as Americans, can be very proud of the brave men and women serving in our military.
When we study the history of this great nation, we find that we have always had
such people protecting us – from the very beginning.
It seems that an individual
who is willing to fight and die to protect others has a unique quality that is
not always visible until the situation calls for it. In World
War II, people who were virtually uneducated and raised in poverty performed
many of these acts of heroism.
Take, for example, the story of Medal of
Honor recipient Jose Mendoza Lopez.
was born in Mission, Texas,
on July 10, 1910. When he was still quite young his mother, Candida, moved young
Jose to Veracruz, Mexico, where she earned money working as a seamstress to support
herself and the child. Lopez spent most of his time selling clothes that his mother
made. Sadly, there was no mention of the father in my research on Lopez.
The boy was not able to spend much time with his mother because she passed away
when he was only eight years old. He was taken to Brownsville,
Texas, where he lived with his uncle’s family. During this time he worked
odd jobs to make a living and never returned to school.
as a young man, Lopez was handy with his fists and traveled around the country
fighting a total of 55 fights in the lightweight division. He was known as “Kid
Mendoza.” After his boxing career was over, Lopez joined the Merchant Marines
and traveled the world for five years. But as was the case with many young Americans,
his life changed drastically on Dec. 7, 1941, when the Japanese bombed Pearl
Lopez married Emilia Herrera at Brownsville
in 1942, the same year that he received his draft card. He immediately moved to
San Antonio and enlisted in the
basic training, Lopez was assigned to the 23rd Infantry, 2nd Infantry Division.
He eventually advanced to the rank of sergeant and December 1944 found Lopez in
a bloody conflict known as the Battle of the Bulge.
For his actions
on Dec. 17, 1944, near Krinkelt, Belgium, Lopez received the highest military
decoration for valor in combat – the Medal of Honor.
Following are some
quotes from Lopez’s Medal of Honor citation: “Occupying a shallow hole offering
no protection above his waist, he cut down a group of 10 Germans. Ignoring enemy
fire from an advancing tank, he held his position and cut down 25 more enemy infantry.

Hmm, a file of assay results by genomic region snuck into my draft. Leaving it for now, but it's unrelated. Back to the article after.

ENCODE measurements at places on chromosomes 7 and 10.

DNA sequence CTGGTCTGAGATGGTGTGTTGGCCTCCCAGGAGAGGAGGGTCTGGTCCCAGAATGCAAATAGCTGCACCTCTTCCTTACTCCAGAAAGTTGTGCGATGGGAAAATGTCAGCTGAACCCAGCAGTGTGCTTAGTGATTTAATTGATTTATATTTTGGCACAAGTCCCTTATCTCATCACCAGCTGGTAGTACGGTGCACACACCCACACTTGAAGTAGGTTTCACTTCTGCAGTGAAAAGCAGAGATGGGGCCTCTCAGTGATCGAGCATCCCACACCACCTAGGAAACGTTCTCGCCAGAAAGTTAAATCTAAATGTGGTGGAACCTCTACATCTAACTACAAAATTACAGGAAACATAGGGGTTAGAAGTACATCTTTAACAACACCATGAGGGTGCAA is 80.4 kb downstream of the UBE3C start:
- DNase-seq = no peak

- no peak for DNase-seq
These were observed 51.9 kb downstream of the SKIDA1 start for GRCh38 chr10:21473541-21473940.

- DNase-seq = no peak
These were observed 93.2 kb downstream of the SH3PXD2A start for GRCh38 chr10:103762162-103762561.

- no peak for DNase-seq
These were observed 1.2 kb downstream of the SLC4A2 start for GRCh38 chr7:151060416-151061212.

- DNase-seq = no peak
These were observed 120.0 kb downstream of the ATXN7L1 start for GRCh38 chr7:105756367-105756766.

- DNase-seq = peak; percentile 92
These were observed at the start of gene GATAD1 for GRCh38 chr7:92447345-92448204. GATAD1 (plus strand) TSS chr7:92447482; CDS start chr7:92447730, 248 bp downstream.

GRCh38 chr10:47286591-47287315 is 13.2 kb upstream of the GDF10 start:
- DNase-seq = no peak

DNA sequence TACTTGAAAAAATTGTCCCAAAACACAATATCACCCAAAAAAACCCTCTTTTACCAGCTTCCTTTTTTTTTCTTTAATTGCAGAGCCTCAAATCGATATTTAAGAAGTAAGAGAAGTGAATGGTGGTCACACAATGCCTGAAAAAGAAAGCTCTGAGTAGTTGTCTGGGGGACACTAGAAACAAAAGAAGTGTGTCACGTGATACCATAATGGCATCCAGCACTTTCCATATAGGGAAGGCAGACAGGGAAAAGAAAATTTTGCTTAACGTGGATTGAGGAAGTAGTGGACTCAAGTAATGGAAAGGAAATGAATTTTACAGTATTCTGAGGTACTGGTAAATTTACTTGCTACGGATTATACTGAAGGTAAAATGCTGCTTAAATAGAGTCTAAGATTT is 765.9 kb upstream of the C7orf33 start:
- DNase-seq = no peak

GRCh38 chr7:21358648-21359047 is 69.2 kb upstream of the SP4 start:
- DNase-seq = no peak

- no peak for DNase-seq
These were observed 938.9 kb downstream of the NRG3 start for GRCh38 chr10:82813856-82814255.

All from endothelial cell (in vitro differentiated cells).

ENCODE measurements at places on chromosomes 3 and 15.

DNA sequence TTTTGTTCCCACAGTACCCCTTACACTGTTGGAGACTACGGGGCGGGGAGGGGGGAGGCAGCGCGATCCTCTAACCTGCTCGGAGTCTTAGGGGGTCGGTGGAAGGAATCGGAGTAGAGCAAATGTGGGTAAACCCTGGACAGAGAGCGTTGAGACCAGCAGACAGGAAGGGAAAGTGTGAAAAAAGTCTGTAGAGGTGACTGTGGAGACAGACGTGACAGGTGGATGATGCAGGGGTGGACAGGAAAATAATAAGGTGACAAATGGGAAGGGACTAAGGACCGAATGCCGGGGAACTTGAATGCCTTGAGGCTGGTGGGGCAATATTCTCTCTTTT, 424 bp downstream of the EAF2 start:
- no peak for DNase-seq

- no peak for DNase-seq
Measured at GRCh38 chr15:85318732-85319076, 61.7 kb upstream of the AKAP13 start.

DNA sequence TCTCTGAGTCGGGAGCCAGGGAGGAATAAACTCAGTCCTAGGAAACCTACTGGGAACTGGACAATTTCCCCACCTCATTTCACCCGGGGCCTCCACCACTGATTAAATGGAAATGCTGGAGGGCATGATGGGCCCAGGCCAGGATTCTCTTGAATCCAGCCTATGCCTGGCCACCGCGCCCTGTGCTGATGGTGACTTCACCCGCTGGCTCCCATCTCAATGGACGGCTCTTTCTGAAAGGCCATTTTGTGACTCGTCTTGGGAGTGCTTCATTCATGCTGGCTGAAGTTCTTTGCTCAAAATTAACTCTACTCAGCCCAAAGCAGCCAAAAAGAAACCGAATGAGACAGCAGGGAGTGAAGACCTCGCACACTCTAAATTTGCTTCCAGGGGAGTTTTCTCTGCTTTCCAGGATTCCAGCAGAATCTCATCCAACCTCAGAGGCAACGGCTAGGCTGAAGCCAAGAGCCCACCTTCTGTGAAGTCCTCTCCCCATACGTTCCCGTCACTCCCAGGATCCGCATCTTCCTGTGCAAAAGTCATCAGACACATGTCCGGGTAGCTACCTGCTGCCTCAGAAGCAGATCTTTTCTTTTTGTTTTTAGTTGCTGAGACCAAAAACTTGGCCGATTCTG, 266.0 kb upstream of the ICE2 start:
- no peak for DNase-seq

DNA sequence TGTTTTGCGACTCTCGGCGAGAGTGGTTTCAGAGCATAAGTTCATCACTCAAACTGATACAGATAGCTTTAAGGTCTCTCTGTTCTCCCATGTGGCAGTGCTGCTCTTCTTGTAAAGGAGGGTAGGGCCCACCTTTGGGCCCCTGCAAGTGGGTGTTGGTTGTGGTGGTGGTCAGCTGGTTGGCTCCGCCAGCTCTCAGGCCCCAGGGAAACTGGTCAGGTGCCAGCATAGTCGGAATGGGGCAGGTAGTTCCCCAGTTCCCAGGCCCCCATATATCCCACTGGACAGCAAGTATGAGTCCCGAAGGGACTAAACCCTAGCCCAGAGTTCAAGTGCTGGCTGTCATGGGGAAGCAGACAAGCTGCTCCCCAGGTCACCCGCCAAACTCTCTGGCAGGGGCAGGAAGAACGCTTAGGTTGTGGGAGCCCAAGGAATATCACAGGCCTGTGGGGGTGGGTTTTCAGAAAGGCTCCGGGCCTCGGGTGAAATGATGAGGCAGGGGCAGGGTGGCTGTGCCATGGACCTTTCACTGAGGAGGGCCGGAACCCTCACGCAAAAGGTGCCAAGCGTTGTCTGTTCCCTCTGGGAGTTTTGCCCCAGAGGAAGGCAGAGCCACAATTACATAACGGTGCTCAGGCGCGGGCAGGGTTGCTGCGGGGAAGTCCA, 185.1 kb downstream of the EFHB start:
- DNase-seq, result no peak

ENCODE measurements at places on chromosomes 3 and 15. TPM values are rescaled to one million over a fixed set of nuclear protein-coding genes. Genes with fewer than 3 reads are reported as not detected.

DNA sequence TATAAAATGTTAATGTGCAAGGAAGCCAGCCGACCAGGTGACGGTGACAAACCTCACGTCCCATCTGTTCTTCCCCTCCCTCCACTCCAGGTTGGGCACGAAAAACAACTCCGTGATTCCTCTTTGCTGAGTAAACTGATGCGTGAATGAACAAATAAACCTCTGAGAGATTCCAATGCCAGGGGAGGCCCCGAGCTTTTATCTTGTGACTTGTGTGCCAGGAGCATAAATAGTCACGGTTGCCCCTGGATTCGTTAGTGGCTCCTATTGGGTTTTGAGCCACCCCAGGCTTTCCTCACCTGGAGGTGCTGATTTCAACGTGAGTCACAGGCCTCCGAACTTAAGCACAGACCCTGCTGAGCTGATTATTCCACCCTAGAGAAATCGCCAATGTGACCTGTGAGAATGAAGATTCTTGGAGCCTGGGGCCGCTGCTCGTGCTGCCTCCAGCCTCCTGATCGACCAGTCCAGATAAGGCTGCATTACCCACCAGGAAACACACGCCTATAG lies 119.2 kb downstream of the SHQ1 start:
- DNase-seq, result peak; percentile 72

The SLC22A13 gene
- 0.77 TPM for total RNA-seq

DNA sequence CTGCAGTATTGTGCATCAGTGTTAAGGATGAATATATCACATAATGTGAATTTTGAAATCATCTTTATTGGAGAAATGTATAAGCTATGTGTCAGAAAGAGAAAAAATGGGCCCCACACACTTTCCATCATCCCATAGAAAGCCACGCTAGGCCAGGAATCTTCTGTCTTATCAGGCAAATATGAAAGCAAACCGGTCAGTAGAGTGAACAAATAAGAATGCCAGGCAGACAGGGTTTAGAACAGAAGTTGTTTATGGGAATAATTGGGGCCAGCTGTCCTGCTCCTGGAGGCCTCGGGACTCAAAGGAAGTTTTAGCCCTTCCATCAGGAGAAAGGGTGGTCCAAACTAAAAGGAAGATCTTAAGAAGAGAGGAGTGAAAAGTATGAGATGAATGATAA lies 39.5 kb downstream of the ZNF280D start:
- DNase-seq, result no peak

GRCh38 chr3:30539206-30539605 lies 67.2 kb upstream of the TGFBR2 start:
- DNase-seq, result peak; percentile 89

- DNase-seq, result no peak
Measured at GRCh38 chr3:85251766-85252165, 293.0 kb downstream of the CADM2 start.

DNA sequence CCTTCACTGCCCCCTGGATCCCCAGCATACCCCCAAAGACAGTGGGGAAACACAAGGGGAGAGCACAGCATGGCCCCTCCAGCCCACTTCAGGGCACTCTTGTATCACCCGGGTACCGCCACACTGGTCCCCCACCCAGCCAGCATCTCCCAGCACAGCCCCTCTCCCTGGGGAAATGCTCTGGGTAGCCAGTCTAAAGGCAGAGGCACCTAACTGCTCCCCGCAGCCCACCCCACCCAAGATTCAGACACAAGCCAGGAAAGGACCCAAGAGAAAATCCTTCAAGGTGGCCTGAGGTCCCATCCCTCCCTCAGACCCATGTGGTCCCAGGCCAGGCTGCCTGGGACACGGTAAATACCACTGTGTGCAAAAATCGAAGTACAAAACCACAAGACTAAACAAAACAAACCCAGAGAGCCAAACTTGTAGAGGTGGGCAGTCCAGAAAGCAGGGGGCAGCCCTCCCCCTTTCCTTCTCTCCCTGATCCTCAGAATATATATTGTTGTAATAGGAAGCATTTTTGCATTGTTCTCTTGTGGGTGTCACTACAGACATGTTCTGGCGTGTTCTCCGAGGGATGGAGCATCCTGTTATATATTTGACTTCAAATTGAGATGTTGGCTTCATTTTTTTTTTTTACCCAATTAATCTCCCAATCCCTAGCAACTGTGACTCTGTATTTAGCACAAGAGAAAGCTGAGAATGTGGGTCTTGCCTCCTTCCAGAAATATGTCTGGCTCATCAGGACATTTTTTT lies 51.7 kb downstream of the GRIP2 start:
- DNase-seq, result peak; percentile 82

“Again, alone, he carried his machinegun to a position to the right rear of the
sector. Blown over backward by the concussion of enemy fire, he immediately reset
his gun and continued his fire. Single-handed he held off the German horde until
he was satisfied his company had effected its retirement.
“Again he loaded his gun on his back and in a hail of small arms fire he ran to
a point where a few of his comrades were attempting to set up another defense
against the onrushing enemy. He fired from this position until his ammunition
Lopez’s gallantry and intrepidity, on seemingly suicidal missions in which he
killed at least 100 of the enemy were almost solely responsible for allowing Company
K to avoid being enveloped.”
Lopez returned home, the mayor of New York City greeted him and when he traveled
to Mexico City, the president of Mexico presented him with that country’s highest
Texas, named a street and city park after him. In San Antonio, a middle school
was named in his honor. And at Brownsville
his statue stands in Veterans Park.
All of these accolades going to a
young man, with little education, who so courageously fought for his country.
We are indeed fortunate to have such people serving this country and we should
always respect and honor them.
As for Jose Mendoza Lopez, he and his wife
remained in San Antonio where he
worked as a contact representative for the Veterans Administration until he retired.
The gallant old soldier passed away on May 16, 2005.
© Murray Montgomery
April 19, 2010 Column
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